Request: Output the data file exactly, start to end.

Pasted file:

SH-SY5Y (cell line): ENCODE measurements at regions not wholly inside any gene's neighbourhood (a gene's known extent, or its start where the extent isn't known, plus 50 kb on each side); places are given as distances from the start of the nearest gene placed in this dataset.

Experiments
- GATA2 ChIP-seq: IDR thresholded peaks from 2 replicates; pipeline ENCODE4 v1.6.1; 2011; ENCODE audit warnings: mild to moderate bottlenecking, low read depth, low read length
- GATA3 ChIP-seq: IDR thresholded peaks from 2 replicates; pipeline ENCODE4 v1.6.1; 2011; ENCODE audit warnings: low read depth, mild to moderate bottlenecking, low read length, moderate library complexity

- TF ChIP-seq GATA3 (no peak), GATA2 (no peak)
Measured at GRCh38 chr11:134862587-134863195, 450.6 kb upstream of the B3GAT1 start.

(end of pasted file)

SH-SY5Y (cell line): ENCODE measurements at regions not wholly inside any gene's neighbourhood (a gene's known extent, or its start where the extent isn't known, plus 50 kb on each side); places are given as distances from the start of the nearest gene placed in this dataset.

Experiments
- GATA2 ChIP-seq: IDR thresholded peaks from 2 replicates; pipeline ENCODE4 v1.6.1; 2011; ENCODE audit warnings: mild to moderate bottlenecking, low read depth, low read length
- GATA3 ChIP-seq: IDR thresholded peaks from 2 replicates; pipeline ENCODE4 v1.6.1; 2011; ENCODE audit warnings: low read depth, mild to moderate bottlenecking, low read length, moderate library complexity

- TF ChIP-seq GATA3 (no peak), GATA2 (no peak)
Measured at GRCh38 chr11:134862587-134863195, 450.6 kb upstream of the B3GAT1 start.